i. Evidence obtained by government agents, used as basis for questions to grand juries:
1. U.S. v. Calandra: A grand jury witness may not refuse to answer questions on the ground that they are based on evidenced obtained from him in an earlier unlawful search.
a. No realistic expectation of deterrence.
i. A prosecutor would be unlikely to request an indictment where a conviction was unlikely.
b. Brennan Dissent: To compel the defendant to testify in the first place under penalty of contempt thwarts his Fourth Amendment protection.
ii. Evidence obtained by government agents, used in criminal case after conviction:
1. Verdugo v. United States: Illegally seized evidence should not be admissible after conviction for consideration by the judge in determining the sentence imposed.
a. Later distinguished by United States v. Schipani: “no appreciable increment in deterrence would result from applying a second exclusion at sentencing after the rule has been applied at the trial itself.”
2. Pennsylvania Board of Probation and Parole v. Scott: No exclusionary rule if you know about someone’s parole status. Exclusionary rule is applicable only in criminal proceedings, not parole hearings.
a. Dissent Souter: Police probably know someone’s parole status when they go after him, which is significant because:
i. Police do not want to jeopardize a recommitment by rendering evidence inadmissible, so there would be a deterrence factor if the exclusionary rule applied;
ii. Likelihood of trial is far less than parole revocation
iii. Police and parole officers cooperate to an extent that they should not be treated differently.
iii. Evidence obtained by government agents, used in “quasi-criminal” or civil case:
1. Plymouth Sedan v. Pennsylvania: The exclusionary rule applies to forfeiture proceedings after 35 cases of plate glass were seized for being imported without paying customs.
2. United States v. Janis: Police seized cash used in an illegally gambling ring and notified the IRS which made a levy against some of the seized cash. Defendant won motion to suppress the money/evidence which was
gnores Katz. Legality of position is not dispositive because the question should be whether public observation of curtilage is so commonplace that expectation of privacy is unreasonable.
iii. Dissent: Reasonableness depends on frequency.
iv. Other Premises: pp 263
1. Business and commercial premises are covered by the Fourth Amendment:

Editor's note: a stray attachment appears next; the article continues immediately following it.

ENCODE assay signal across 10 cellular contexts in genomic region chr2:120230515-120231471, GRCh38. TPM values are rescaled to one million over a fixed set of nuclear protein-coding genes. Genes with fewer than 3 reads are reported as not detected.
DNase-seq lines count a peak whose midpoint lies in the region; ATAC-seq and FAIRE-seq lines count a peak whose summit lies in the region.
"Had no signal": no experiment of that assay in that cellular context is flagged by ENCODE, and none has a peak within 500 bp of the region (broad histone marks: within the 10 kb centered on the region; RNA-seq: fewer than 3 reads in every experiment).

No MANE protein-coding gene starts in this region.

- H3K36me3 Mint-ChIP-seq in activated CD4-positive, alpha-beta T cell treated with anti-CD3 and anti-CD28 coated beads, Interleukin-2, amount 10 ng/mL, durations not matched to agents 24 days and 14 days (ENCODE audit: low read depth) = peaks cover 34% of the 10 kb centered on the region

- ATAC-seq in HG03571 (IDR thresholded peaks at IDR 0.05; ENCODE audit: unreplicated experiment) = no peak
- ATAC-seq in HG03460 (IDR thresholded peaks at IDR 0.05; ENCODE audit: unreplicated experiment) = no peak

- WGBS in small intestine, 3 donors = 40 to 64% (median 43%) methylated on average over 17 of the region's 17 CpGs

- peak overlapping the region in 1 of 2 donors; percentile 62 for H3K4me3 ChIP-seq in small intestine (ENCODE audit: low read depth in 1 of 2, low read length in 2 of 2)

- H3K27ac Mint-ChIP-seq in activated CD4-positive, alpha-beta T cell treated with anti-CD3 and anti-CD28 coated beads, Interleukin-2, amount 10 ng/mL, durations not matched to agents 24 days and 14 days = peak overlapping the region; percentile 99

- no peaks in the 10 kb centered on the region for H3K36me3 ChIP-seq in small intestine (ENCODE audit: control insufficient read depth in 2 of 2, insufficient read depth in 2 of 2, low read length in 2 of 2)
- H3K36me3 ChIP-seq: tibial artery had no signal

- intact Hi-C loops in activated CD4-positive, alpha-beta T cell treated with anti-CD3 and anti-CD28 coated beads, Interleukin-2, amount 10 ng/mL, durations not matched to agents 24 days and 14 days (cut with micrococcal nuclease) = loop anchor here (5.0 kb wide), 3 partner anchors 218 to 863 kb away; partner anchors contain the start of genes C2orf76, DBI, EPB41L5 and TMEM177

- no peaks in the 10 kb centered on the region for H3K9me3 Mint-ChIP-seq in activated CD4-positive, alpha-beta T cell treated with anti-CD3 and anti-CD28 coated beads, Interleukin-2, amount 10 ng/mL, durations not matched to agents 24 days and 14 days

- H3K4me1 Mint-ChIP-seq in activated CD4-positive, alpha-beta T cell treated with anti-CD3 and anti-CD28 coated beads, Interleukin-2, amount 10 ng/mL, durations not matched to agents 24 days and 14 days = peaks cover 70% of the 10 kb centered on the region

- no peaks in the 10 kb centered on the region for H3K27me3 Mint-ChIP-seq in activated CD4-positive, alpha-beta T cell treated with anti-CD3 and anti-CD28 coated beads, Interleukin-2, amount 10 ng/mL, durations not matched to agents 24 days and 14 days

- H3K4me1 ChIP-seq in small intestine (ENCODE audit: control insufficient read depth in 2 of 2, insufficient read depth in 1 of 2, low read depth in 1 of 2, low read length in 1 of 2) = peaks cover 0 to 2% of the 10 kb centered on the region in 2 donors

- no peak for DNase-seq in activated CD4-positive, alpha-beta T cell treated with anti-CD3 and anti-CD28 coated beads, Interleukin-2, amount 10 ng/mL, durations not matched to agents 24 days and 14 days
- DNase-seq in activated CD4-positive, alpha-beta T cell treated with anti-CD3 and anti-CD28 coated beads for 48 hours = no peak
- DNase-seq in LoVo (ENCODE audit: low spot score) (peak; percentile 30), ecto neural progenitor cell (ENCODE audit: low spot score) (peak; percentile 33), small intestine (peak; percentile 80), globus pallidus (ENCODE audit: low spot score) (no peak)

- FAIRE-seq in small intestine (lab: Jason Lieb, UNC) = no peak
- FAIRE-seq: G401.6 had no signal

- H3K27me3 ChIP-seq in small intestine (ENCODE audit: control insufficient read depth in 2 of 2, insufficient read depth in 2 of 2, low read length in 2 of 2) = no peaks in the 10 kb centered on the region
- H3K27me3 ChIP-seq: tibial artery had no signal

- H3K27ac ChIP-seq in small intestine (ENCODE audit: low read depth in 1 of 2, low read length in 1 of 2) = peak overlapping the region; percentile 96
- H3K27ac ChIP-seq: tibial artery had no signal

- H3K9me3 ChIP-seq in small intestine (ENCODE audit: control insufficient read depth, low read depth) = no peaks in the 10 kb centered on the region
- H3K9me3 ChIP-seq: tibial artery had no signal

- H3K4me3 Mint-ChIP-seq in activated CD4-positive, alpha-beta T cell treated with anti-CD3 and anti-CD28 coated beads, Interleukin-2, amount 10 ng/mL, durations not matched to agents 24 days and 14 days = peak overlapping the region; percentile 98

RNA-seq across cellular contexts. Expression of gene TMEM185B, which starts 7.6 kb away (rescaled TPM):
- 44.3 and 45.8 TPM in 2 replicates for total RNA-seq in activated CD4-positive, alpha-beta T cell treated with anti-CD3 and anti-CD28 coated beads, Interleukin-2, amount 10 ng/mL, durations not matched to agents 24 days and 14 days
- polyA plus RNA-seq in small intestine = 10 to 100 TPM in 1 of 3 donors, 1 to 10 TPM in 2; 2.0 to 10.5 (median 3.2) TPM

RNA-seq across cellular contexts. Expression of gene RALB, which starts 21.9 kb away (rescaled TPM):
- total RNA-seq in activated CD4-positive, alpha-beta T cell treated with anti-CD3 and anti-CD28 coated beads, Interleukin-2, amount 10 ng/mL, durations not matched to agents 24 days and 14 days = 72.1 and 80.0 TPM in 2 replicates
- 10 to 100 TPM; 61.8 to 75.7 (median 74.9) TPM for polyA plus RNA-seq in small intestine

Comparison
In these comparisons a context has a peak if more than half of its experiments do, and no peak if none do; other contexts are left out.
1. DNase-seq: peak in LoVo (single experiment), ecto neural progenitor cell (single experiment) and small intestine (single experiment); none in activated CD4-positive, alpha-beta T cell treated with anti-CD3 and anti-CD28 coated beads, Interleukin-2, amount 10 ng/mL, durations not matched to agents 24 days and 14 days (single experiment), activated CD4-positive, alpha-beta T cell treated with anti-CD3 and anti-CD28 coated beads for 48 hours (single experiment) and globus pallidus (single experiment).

a. See v. City of Seatle: “The businessman, like the occupant of a residence, has a constitutional right to go about his business free from unreasonable official entries upon his private commercial property.”
2. Private areas in public places:
a. State v. Bryant: Police officer who positioned above a rest room observed criminal conduct from above a bathroom stall. This is a search.
3. Detention Facilities:
a. Hudson v. Palmer: Prison contraband shakedown case. Prisoners have no expectation of privacy.
1. Cardwell v. Lewis: Police seized a car from a public parking lot and a scraping of paint was taken from it. The paint scraping was not a search; no expectation of privacy.
2. New York v. Class: Moving papers to view a VIN number is not a search. Gun uncovered in the process is a search, but a reasonable one.
1. BOND v. UNITED STATES: Brick of meth found in carry-on luggage after an exterior grope-inspection. Court held that personal luggage is an effect and that a physical inspection is more intrusive than a visual one like in Riley. Finally that a passenger has a reasonable expectation that their luggage will not be groped in an exploratory manner. Dissent: Squeezing does not differ from treatment other passengers are likely to give the parcel.
vii. Enhancing the senses: (see Kyllo)
c. KYLLO v. UNITED STATES: pp 265 Defendant convicted of growing marijuana in his house with heat lamps. Federal agent got the information necessary for the warrant by focusing a heat detector on his house to conclude that an abnormal amount of heat was coming from part of his house. Majority held that even though this scan did not penetrate to reveal the interior of Defendant’s house, Defendant still satisfies Katz because he has an expectation of privacy within his house and society finds that reasonable. Majority wanted to protect the sanctity of the home against the increased use of technology from without.
d. Notes and Questions: pp 269
i. Katz vs. Kyllo:
ii. The canine nose:
1. United States v. Place: Privacy interest in the contents of luggage at airport. However, because a canine drug sniffer does not need to open the bag, and does not require private items to be revealed, it is not a search subject to the 4th Amendment.
2. Illinois v. Caballes: Reaffirms Place and applies it to a dog sniff of a vehicle during a traffic stop.
3. United States v. Jacobsen: Where police lawfully came upon a white powder in a package originally opened by private parties, an on the spot the test of a trace of the powder which would reveal only whether or not it was cocaine was not a search.